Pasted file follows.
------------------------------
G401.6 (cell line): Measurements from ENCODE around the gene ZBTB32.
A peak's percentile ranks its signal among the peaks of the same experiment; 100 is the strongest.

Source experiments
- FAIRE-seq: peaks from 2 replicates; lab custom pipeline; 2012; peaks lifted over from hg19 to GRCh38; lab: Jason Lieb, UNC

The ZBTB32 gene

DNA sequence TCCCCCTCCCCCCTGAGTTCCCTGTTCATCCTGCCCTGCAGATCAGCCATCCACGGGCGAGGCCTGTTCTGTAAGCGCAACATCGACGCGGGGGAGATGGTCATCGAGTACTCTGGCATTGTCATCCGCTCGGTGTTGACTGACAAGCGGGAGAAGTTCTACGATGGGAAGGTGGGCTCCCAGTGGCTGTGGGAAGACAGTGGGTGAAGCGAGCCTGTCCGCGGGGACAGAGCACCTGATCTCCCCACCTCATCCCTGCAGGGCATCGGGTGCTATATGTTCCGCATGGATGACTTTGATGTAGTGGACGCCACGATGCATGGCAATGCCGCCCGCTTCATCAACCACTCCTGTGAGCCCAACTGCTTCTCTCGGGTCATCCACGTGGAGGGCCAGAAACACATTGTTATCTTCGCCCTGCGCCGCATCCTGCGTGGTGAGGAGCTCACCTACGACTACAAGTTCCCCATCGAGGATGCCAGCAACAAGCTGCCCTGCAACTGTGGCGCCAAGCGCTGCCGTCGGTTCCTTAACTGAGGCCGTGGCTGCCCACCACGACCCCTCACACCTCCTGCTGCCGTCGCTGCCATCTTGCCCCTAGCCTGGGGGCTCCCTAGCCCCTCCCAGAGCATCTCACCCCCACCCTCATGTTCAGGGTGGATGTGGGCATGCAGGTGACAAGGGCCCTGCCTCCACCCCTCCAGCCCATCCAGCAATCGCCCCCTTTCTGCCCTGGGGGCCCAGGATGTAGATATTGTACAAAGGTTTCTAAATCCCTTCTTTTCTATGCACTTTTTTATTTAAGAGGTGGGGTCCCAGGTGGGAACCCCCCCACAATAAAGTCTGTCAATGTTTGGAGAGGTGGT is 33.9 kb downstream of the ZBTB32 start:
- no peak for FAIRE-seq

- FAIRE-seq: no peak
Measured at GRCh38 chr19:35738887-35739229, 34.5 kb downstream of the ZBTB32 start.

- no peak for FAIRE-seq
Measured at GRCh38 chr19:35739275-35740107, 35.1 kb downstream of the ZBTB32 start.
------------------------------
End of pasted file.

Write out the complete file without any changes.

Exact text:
G401.6 (cell line): Measurements from ENCODE around the gene ZBTB32.
A peak's percentile ranks its signal among the peaks of the same experiment; 100 is the strongest.

Source experiments
- FAIRE-seq: peaks from 2 replicates; lab custom pipeline; 2012; peaks lifted over from hg19 to GRCh38; lab: Jason Lieb, UNC

The ZBTB32 gene

DNA sequence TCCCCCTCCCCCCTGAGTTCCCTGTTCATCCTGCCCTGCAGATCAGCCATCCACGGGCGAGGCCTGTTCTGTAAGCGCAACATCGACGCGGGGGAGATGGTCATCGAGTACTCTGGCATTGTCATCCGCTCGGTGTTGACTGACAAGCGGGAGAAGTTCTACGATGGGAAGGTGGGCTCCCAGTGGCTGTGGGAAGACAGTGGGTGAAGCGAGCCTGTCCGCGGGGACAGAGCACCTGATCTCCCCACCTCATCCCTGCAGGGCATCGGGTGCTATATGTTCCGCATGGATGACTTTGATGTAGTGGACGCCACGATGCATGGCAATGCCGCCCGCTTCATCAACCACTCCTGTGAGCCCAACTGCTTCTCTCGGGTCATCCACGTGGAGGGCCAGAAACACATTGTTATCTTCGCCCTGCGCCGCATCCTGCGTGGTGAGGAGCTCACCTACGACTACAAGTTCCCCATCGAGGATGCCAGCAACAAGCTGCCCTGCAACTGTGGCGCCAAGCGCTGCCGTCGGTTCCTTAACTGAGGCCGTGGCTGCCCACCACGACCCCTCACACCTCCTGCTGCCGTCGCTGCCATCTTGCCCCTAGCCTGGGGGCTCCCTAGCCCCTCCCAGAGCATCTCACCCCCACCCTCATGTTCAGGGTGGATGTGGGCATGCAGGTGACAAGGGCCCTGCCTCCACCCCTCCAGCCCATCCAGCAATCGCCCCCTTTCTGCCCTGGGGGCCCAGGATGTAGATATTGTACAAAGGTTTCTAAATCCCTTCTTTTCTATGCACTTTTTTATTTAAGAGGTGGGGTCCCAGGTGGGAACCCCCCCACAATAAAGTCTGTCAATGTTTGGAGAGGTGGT is 33.9 kb downstream of the ZBTB32 start:
- no peak for FAIRE-seq

- FAIRE-seq: no peak
Measured at GRCh38 chr19:35738887-35739229, 34.5 kb downstream of the ZBTB32 start.

- no peak for FAIRE-seq
Measured at GRCh38 chr19:35739275-35740107, 35.1 kb downstream of the ZBTB32 start.